Neither Shawn Unger nor the attorneys in his child-rape case had much to say Tuesday after he pleaded guilty to charges of t rape and gross sexual imposition.ithat landed him a life prison sentence with parole eligibility after 10 years. After court, however, Unger and a Mahoniing County deputy sheriff exchanged words after Unger directed a remark at someone in the courtroom. Unger was sentenced in 2011 to seven years in prison for the rape of a 5-year-old. Prosecutors said the day he was released from prison in 2018, he raped another 5-year-old, and the abuse continued for almost a year before Unger was arrested, then jailed on a parole violation for his first case.
The mother of the child, Alexandria Overholser, 28, pleaded guilty this summer to a count of child endangerment. She is expected to be sentenced in September.
Dario Hunter, a Youngstown school board member, has qualified for official recognition as a 2020 Green Party presidential candidate based on the party’s small-donation rule. Hunter is considered an official candidate by the party because he raised at least $5,000 in campaign funds and/or 100 donations of at least $10. Hunter’s campaign finance reports show he raised $11,420.36 from Jan. 1 to July 31 with $6,837.85 coming from the candidate. He spent $7,780.73 during that time.
Youngstown has joined a federal civil lawsuit filed against pharmaceutical companies over the opioid crisis. The city’s 168-page filing was submitted by two Alabama law firms that have filed on behalf of numerous states, counties and cities against more than 20 defendants including several pharmaceutical companies. The city’s complaint alleges public nuisance, violations of the Racketeer Influenced and Corrupt Organizations Act, negligence, violation of Ohio Deceptive Trade Practices Act, civil conspiracy and fraudulent misrepresentation. Trumbull and Columbiana counties are also plaintiffs in this case. Mayor Jamael Tito Brown said: “The distribution and diversion of opioids into Youngstown by the pharmaceutical industry, the lawsuit contends, caused and continues to cause the loss of life in Youngstown with the attendant financial burden including costs associated with law enforcement and public safety.”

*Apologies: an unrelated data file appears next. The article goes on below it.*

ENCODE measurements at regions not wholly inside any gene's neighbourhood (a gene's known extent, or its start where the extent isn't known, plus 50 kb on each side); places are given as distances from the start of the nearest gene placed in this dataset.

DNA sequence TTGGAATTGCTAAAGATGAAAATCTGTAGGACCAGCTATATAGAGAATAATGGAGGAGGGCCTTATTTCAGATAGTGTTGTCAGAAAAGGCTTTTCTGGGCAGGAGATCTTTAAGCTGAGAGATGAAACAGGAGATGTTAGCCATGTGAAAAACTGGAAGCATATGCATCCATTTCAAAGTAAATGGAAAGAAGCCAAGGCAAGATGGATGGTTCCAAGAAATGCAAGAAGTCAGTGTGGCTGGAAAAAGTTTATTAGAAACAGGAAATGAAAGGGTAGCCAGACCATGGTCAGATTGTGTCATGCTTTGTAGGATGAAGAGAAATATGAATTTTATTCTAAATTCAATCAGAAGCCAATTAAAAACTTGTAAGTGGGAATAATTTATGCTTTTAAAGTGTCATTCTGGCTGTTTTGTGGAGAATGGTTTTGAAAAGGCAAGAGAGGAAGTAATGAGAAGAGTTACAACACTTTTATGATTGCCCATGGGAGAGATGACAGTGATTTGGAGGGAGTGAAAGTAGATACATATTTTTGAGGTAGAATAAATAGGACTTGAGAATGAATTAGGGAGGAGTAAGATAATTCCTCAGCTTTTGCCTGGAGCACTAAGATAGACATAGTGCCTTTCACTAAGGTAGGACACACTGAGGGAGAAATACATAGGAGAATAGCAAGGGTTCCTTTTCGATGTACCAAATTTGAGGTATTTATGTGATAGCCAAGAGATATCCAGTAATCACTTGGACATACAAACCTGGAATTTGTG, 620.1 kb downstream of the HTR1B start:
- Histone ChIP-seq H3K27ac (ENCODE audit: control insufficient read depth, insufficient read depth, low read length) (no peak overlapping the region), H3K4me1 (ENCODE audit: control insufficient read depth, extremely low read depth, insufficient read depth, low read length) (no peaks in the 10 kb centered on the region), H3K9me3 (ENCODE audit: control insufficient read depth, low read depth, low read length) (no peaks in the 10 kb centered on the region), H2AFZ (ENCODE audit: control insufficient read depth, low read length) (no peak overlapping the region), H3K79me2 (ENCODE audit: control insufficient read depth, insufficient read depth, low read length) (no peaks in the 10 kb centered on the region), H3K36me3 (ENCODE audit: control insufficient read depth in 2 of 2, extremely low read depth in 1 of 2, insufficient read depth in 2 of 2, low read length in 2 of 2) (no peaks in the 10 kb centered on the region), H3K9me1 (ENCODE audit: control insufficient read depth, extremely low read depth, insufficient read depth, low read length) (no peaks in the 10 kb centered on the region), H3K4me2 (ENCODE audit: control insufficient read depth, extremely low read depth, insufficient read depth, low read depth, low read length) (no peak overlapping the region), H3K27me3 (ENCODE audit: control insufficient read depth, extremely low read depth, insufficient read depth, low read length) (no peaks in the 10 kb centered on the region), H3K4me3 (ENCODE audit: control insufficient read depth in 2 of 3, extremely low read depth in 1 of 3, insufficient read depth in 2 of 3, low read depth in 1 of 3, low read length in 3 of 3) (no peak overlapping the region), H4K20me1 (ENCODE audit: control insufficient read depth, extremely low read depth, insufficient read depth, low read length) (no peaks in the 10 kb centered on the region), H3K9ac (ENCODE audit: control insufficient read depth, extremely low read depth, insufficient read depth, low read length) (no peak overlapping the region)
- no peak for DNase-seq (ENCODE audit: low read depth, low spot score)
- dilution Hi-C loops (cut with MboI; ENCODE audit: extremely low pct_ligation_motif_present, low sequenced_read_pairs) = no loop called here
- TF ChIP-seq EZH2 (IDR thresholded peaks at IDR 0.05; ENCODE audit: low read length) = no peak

Bolstered by a strong showing in July, ridership by senior citizens through the Trumbull County senior services levy is on pace to have its highest number of riders this year. Senior levy Administrator Diane Siskowic-Jurkovic provided The Vindicator and the county commissioners Tuesday with statistics showing that the 2,812 rides given in July was second only to the 2,897 given in July 2011. She suspects the reason is because of the change July 1 in how the rides are provided. The commissioners removed seniors money from the county’s public transportation service, Trumbull Transit, and awarded it directly to four companies that provide rides. Since the change, senior citizens are no longer being put on a waiting list for rides, she said.
Poland Municipal Forest board has agreed to schedule a public hearing to discuss the findings of an EnviroScience report addressing issues of erosion in the forest. The Stow-based environmental consulting firm estimates that needed interventions could cost up to $1.6 million. Poland Village Councilman Sam Moffie also provided an update on the Mauthe Bridge restoration project. Bids were due Aug. 21. Two were received, and Moffie said ground should be broken in October